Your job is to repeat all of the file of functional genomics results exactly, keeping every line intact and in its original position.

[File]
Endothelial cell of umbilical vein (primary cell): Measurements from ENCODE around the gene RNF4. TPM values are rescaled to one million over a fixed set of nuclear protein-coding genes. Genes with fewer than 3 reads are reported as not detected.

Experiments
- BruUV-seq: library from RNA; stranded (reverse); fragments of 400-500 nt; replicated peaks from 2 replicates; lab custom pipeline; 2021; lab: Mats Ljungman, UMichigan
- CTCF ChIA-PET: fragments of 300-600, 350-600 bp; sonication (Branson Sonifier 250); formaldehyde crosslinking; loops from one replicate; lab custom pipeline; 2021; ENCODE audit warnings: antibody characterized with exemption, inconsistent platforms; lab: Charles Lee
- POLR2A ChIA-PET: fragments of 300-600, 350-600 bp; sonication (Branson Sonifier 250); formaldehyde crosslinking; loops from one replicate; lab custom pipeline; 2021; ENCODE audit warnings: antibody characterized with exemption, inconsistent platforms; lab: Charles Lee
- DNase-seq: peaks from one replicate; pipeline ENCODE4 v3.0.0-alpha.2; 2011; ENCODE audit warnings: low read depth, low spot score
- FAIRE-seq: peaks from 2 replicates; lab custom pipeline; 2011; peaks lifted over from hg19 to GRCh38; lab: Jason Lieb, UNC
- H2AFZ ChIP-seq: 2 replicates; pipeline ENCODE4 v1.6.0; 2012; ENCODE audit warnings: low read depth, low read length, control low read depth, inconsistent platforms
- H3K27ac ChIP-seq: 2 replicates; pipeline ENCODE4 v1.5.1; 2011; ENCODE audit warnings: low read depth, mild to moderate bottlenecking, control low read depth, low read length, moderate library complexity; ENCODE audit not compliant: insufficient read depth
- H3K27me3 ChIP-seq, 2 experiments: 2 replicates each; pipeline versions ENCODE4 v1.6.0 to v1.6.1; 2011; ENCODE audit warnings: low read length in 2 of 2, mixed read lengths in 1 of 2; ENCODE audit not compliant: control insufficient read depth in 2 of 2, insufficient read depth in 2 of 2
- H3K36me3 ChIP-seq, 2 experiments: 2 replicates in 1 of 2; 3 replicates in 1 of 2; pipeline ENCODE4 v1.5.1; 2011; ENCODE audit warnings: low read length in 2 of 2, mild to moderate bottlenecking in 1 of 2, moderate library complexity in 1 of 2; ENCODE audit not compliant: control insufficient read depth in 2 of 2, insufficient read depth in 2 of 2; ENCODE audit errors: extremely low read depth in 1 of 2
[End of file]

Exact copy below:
Endothelial cell of umbilical vein (primary cell): Measurements from ENCODE around the gene RNF4. TPM values are rescaled to one million over a fixed set of nuclear protein-coding genes. Genes with fewer than 3 reads are reported as not detected.

Experiments
- BruUV-seq: library from RNA; stranded (reverse); fragments of 400-500 nt; replicated peaks from 2 replicates; lab custom pipeline; 2021; lab: Mats Ljungman, UMichigan
- CTCF ChIA-PET: fragments of 300-600, 350-600 bp; sonication (Branson Sonifier 250); formaldehyde crosslinking; loops from one replicate; lab custom pipeline; 2021; ENCODE audit warnings: antibody characterized with exemption, inconsistent platforms; lab: Charles Lee
- POLR2A ChIA-PET: fragments of 300-600, 350-600 bp; sonication (Branson Sonifier 250); formaldehyde crosslinking; loops from one replicate; lab custom pipeline; 2021; ENCODE audit warnings: antibody characterized with exemption, inconsistent platforms; lab: Charles Lee
- DNase-seq: peaks from one replicate; pipeline ENCODE4 v3.0.0-alpha.2; 2011; ENCODE audit warnings: low read depth, low spot score
- FAIRE-seq: peaks from 2 replicates; lab custom pipeline; 2011; peaks lifted over from hg19 to GRCh38; lab: Jason Lieb, UNC
- H2AFZ ChIP-seq: 2 replicates; pipeline ENCODE4 v1.6.0; 2012; ENCODE audit warnings: low read depth, low read length, control low read depth, inconsistent platforms
- H3K27ac ChIP-seq: 2 replicates; pipeline ENCODE4 v1.5.1; 2011; ENCODE audit warnings: low read depth, mild to moderate bottlenecking, control low read depth, low read length, moderate library complexity; ENCODE audit not compliant: insufficient read depth
- H3K27me3 ChIP-seq, 2 experiments: 2 replicates each; pipeline versions ENCODE4 v1.6.0 to v1.6.1; 2011; ENCODE audit warnings: low read length in 2 of 2, mixed read lengths in 1 of 2; ENCODE audit not compliant: control insufficient read depth in 2 of 2, insufficient read depth in 2 of 2
- H3K36me3 ChIP-seq, 2 experiments: 2 replicates in 1 of 2; 3 replicates in 1 of 2; pipeline ENCODE4 v1.5.1; 2011; ENCODE audit warnings: low read length in 2 of 2, mild to moderate bottlenecking in 1 of 2, moderate library complexity in 1 of 2; ENCODE audit not compliant: control insufficient read depth in 2 of 2, insufficient read depth in 2 of 2; ENCODE audit errors: extremely low read depth in 1 of 2